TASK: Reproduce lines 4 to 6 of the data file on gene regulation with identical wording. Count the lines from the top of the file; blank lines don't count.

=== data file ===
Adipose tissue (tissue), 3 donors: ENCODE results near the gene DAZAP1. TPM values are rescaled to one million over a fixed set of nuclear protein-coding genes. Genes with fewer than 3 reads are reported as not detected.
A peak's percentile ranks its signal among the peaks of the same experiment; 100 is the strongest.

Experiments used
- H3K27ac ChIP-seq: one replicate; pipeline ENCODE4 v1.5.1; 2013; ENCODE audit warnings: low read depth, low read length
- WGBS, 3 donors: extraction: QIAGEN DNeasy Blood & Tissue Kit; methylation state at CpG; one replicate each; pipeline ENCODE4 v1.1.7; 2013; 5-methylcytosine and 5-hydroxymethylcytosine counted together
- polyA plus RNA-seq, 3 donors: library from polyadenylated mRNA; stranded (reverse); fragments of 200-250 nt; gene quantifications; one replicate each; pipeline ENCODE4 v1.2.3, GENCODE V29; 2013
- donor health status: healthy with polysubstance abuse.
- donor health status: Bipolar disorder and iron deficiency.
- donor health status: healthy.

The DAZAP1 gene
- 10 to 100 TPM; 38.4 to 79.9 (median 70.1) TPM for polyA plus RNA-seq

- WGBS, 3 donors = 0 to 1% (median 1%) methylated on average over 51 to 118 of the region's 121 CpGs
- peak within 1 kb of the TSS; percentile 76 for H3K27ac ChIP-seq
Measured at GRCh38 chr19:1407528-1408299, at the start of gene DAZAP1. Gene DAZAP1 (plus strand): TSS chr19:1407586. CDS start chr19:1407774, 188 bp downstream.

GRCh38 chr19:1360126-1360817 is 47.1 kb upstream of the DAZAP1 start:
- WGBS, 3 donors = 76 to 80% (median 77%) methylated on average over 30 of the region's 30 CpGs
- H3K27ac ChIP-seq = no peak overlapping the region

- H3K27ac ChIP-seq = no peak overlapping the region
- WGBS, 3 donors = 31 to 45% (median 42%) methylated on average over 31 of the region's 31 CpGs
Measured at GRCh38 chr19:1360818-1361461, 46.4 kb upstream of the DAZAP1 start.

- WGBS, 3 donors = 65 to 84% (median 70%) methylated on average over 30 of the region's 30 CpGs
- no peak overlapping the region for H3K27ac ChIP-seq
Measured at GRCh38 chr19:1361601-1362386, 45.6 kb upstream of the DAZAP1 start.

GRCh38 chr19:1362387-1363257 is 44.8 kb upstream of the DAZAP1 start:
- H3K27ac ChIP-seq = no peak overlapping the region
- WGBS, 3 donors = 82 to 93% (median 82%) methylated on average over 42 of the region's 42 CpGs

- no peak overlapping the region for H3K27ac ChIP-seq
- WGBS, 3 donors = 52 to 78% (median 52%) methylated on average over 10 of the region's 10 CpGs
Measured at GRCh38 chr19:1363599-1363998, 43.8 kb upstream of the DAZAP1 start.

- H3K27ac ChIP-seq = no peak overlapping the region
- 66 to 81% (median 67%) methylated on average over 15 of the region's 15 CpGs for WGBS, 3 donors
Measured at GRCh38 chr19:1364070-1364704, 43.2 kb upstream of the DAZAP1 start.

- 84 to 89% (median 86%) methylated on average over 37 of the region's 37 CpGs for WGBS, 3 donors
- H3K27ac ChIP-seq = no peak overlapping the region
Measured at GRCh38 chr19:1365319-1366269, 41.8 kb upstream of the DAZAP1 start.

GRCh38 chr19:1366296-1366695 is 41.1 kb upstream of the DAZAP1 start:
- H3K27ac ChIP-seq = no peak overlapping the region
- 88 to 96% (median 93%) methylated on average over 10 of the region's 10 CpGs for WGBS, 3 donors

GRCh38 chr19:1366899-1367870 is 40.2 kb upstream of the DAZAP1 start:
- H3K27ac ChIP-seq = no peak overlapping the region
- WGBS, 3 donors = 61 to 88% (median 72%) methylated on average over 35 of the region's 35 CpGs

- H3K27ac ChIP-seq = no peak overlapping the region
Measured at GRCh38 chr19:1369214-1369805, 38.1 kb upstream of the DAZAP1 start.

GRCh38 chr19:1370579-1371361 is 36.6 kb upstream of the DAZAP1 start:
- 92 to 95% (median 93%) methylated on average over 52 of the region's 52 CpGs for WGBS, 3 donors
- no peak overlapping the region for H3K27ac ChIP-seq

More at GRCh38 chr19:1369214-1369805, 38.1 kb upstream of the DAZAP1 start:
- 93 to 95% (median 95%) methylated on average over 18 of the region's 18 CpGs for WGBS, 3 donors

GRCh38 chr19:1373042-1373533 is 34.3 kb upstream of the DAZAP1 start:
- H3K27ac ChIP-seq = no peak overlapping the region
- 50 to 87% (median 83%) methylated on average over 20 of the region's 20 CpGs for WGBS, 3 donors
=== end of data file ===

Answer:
- H3K27ac ChIP-seq: one replicate; pipeline ENCODE4 v1.5.1; 2013; ENCODE audit warnings: low read depth, low read length
- WGBS, 3 donors: extraction: QIAGEN DNeasy Blood & Tissue Kit; methylation state at CpG; one replicate each; pipeline ENCODE4 v1.1.7; 2013; 5-methylcytosine and 5-hydroxymethylcytosine counted together
- polyA plus RNA-seq, 3 donors: library from polyadenylated mRNA; stranded (reverse); fragments of 200-250 nt; gene quantifications; one replicate each; pipeline ENCODE4 v1.2.3, GENCODE V29; 2013